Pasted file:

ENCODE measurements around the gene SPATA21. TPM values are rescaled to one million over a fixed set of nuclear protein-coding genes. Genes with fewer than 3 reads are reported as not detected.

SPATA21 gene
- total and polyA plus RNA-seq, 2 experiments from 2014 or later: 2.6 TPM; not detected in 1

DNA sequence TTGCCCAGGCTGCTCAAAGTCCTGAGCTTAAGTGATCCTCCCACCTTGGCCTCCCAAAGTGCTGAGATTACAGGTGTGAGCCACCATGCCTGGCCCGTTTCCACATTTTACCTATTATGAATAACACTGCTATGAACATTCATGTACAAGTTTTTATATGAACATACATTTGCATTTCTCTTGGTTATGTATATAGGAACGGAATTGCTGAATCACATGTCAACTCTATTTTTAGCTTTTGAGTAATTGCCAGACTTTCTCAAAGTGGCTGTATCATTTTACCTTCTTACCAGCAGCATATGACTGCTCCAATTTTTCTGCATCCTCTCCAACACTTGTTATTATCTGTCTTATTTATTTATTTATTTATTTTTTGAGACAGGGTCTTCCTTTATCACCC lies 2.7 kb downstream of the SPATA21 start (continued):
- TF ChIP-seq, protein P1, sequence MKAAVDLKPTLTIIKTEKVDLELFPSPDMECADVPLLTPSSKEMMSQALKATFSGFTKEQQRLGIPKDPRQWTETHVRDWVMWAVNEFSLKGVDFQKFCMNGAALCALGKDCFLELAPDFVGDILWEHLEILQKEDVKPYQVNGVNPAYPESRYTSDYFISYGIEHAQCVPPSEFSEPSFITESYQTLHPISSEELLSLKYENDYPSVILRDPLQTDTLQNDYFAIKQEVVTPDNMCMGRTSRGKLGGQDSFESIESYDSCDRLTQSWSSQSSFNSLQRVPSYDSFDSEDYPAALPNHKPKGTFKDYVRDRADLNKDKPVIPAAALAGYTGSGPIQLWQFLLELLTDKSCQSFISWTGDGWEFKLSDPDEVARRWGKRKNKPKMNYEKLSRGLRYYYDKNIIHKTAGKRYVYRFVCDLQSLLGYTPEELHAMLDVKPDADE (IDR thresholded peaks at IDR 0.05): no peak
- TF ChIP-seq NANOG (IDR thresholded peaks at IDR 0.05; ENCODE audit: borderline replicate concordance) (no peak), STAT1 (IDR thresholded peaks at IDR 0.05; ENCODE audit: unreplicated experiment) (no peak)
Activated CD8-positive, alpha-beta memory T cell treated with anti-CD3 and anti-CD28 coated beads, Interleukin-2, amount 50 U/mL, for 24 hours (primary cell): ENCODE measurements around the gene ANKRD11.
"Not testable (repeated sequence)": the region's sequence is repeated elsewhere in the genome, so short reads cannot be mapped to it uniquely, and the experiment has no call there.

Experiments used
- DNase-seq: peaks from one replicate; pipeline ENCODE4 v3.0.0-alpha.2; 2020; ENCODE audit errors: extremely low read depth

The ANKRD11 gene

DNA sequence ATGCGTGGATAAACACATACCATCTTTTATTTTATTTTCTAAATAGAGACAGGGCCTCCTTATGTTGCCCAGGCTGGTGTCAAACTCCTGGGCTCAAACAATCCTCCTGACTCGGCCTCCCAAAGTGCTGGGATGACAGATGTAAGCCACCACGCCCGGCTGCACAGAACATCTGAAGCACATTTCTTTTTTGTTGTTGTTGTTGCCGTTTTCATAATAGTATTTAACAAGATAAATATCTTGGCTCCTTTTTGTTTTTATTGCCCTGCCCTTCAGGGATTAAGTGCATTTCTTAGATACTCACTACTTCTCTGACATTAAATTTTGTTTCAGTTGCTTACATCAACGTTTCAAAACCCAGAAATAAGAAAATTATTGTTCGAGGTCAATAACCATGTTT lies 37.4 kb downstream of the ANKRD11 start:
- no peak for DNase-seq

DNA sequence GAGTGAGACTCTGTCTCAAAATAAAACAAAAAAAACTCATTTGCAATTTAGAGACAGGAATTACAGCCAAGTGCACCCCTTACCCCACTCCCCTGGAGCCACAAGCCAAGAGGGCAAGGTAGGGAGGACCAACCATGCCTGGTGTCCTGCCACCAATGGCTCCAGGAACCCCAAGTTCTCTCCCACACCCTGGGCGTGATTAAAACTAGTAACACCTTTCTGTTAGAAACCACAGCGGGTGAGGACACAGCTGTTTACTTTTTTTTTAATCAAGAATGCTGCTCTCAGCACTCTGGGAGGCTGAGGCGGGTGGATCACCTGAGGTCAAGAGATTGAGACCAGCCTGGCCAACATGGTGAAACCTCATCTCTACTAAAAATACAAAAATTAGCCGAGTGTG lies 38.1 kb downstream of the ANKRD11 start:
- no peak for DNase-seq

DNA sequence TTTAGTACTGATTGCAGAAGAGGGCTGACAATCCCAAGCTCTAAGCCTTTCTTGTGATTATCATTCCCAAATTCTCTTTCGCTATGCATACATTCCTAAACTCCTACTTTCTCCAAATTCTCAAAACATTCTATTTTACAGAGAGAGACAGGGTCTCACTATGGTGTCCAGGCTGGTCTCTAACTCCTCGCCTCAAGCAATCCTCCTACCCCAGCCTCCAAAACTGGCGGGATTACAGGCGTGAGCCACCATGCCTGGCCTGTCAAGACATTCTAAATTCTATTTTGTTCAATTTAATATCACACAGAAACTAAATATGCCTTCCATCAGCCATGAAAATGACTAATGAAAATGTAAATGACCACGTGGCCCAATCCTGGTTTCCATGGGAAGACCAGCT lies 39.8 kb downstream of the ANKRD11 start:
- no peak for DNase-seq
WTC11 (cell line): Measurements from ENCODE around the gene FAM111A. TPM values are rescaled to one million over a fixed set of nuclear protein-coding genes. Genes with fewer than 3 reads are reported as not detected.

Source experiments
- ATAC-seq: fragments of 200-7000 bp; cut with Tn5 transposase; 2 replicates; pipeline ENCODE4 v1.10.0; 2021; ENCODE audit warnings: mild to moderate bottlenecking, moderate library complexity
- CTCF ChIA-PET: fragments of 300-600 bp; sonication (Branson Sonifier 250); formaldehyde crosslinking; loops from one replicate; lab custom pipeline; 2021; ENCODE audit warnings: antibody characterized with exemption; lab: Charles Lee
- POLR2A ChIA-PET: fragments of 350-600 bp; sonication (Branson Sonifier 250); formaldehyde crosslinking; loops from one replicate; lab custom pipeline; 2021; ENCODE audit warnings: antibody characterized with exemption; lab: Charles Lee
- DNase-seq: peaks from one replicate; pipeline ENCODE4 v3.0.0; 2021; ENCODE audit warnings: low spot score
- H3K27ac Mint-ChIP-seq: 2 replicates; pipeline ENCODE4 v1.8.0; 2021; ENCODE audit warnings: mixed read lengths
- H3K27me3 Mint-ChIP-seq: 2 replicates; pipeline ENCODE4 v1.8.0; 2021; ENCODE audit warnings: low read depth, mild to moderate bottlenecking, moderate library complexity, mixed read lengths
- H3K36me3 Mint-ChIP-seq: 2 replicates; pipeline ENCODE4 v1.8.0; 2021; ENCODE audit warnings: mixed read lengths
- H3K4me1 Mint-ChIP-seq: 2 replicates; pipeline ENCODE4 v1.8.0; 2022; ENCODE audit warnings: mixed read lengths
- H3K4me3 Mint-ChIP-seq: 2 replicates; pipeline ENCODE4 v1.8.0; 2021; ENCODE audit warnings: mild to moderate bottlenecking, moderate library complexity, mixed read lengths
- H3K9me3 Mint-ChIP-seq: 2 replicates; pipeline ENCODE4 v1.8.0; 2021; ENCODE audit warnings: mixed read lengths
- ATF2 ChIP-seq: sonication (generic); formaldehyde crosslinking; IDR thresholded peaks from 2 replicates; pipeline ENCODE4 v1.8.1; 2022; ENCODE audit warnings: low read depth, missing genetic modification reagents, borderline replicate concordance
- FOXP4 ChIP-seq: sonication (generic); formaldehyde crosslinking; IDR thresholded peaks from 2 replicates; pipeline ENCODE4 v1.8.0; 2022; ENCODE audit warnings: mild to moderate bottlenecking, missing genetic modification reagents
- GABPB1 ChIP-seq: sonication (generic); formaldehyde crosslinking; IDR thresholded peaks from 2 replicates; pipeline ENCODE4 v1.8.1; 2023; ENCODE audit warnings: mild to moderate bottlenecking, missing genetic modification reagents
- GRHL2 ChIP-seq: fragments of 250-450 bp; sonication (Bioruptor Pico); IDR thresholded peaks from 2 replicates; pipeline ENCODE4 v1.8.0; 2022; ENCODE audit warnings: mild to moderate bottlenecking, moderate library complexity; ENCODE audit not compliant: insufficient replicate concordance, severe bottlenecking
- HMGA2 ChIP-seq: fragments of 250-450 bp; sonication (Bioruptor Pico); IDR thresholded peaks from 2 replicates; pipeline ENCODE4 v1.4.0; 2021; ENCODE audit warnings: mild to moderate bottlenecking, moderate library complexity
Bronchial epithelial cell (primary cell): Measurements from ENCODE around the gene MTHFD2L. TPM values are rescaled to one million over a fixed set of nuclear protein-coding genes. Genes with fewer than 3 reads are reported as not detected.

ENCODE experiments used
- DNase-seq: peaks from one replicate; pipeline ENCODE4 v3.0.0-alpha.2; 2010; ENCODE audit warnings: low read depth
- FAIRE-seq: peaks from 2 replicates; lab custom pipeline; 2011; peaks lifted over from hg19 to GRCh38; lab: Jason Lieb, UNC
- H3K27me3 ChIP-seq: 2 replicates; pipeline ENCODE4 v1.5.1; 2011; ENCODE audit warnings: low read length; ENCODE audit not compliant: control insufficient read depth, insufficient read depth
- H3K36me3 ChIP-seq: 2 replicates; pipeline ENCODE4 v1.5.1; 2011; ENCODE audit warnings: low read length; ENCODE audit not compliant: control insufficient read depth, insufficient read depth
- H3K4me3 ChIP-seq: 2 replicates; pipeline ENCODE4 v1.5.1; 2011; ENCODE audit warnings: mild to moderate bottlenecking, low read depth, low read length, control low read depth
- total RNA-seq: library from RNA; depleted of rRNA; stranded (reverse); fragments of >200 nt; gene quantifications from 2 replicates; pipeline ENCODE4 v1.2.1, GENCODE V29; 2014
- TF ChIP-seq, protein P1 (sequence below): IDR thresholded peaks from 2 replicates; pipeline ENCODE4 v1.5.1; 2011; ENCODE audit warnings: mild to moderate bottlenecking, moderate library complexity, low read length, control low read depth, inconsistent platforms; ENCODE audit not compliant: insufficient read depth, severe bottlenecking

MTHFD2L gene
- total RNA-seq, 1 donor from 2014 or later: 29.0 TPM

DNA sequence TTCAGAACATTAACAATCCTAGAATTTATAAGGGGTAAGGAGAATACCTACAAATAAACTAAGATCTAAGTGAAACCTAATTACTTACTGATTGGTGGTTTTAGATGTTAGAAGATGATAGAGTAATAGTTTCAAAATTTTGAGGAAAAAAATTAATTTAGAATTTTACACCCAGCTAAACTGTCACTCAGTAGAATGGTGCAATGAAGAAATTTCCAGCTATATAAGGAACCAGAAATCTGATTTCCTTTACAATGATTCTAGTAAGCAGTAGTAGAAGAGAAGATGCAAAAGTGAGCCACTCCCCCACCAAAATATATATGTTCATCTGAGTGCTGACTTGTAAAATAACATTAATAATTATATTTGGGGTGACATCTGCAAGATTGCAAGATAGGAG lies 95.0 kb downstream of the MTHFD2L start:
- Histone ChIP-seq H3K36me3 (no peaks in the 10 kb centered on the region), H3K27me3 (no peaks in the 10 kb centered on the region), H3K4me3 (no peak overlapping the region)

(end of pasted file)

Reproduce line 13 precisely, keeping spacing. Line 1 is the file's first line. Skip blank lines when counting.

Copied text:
- no peak for DNase-seq